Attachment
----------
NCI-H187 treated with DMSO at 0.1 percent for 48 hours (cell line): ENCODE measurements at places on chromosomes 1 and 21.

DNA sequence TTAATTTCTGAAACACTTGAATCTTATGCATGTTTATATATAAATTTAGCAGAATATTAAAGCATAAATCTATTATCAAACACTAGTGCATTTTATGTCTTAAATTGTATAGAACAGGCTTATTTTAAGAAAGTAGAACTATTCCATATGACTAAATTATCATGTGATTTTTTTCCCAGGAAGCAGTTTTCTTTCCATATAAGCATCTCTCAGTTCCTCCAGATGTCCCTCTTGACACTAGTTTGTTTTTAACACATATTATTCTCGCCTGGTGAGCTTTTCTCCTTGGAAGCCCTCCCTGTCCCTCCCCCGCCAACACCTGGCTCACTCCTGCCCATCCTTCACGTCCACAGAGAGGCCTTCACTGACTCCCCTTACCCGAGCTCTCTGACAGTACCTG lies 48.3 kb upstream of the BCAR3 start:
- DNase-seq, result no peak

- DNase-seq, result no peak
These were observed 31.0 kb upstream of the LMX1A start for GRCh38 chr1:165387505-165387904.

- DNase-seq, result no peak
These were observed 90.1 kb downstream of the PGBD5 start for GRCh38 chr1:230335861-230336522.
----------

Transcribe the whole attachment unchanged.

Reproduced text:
NCI-H187 treated with DMSO at 0.1 percent for 48 hours (cell line): ENCODE measurements at places on chromosomes 1 and 21.

DNA sequence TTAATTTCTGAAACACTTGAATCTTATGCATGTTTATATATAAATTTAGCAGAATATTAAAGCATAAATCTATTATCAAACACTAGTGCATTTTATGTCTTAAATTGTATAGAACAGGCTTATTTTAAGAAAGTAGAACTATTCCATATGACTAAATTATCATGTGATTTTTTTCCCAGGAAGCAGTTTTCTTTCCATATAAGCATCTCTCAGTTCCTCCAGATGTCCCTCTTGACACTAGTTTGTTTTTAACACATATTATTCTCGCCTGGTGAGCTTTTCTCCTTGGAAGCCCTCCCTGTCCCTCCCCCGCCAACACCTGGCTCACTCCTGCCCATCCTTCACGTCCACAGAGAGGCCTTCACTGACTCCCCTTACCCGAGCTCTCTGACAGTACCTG lies 48.3 kb upstream of the BCAR3 start:
- DNase-seq, result no peak

- DNase-seq, result no peak
These were observed 31.0 kb upstream of the LMX1A start for GRCh38 chr1:165387505-165387904.

- DNase-seq, result no peak
These were observed 90.1 kb downstream of the PGBD5 start for GRCh38 chr1:230335861-230336522.